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One in six three-year-olds have had injuries that needed hospital attention

Boys are more likely to get injured than girls.

A NEW REPORT estimates that more than 11,200 three-year-olds in Ireland have had an accident or injury that required hospital treatment or admission.

The study is being released today by the Institute of Public Health in Ireland (IPH).

The prevalence of injuries and accidents were found to be higher among:

  • Boys compared to girls;
  • Children whose primary carer had a longstanding health condition;
  • Children in households with other children and one parent;
  • Children whose primary carer had attained lower levels of formal education.

When these characteristics were combined, they resulted in much higher rates of injury. The estimates are based on analysis of results from the Growing Up in Ireland study (2011).

Jude Cosgrove, IPH senior statistical analyst, said the figures released today “show that injuries that required hospital treatment or admission are relatively common among three-year-olds in the Republic of Ireland”.

Children with a primary carer with a longstanding health condition are disproportionately affected. The results also show a higher prevalence and risk impact on boys.

“The report recommends a comprehensive review of data on childhood injuries and suggests the need for targeted injury prevention measures that take into account children’s home and local environments.”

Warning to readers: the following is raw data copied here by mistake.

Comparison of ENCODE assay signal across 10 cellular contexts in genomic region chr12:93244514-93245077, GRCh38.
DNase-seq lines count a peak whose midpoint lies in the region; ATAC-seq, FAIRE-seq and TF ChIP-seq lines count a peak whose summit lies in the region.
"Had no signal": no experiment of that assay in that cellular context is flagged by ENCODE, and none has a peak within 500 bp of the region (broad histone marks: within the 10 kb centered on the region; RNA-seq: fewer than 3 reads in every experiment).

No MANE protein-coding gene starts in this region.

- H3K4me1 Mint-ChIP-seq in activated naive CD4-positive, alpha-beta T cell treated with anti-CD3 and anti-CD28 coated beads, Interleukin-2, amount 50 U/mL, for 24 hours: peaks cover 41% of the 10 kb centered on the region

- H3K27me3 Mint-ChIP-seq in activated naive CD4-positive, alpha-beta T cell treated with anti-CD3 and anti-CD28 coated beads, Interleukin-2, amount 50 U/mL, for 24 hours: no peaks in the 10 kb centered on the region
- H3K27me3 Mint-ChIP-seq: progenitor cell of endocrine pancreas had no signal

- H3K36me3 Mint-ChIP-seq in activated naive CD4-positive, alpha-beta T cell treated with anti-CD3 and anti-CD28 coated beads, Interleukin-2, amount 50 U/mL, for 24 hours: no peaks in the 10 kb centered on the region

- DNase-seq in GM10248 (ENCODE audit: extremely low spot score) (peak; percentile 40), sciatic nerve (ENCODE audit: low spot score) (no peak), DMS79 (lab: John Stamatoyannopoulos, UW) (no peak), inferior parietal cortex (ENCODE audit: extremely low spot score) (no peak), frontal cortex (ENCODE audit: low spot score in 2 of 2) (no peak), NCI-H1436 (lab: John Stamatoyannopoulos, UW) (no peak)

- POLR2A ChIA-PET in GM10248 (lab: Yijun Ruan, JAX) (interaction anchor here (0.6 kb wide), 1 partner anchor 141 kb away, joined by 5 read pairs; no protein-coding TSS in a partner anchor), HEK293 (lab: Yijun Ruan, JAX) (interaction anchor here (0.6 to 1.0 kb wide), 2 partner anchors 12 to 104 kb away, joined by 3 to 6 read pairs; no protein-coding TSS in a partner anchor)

hand Shutterstock / wk1003mike Shutterstock / wk1003mike / wk1003mike

Here are the unadjusted* injury rates for certain groups:

  • Boys: 14.4%, Girls: 17.7%;
  • Carer with longstanding health condition: 20.8%, carer without longstanding health condition: 15.2%;
  • One-parent households: 15.1%, two-parent households: 21.8%;
  • Homes with other children: 15.5%, homes without other children: 16.2%;
  • Primary carer formal education: degree 14.7%, post-second level 17.7%, second level 15.7%.

*When each characteristic is examined individually

The adjusted rate of injuries ranged from a low of 11% (among girls whose primary carer did not have a longstanding health condition, two parents at home, a parent with university education and no other children at home) to a high of 45.6% (among boys whose primary carer did have a longstanding health condition, one parent at home, a parent with post-second level education, and other children at home).

Girls vs boys

The study notes that gender differences in injury rates “tend to appear during the first year of life and are consistently higher among boys”.

shutterstock_101312998 Shutterstock / Chepko Danil Vitalevich Shutterstock / Chepko Danil Vitalevich / Chepko Danil Vitalevich

World Health Organisation research shows that injury rates are about 24% higher among boys than girls aged 0-15 years.

The report states:

Various explanations have been put forward for these gender differences, common ones being gender differences in activity levels and risk-taking behaviour, gender socialisation, and gender-related patterns of parental or adult supervision.

It also notes that injuries are the leading cause of death among children and place a large burden on health systems.

EuroSafe (2013) estimates that 28% of all deaths across the European Union among children aged 0-14 years are due to injuries. Injury occurrence is disproportionately
higher among children compared to the rest of the population.

For example, across the EU, it is estimated that 7.9 million children (aged 0-14 years) are treated in hospital for injuries. This represents 19% of all hospital injuries, while this age group represents only 16% of the total population.

Read: Weight gain between pregnancies linked to increased risk of stillbirth and infant death

Read: Beating, pinching, deliberate poisoning – 19,000 reports of child abuse made in Ireland every year

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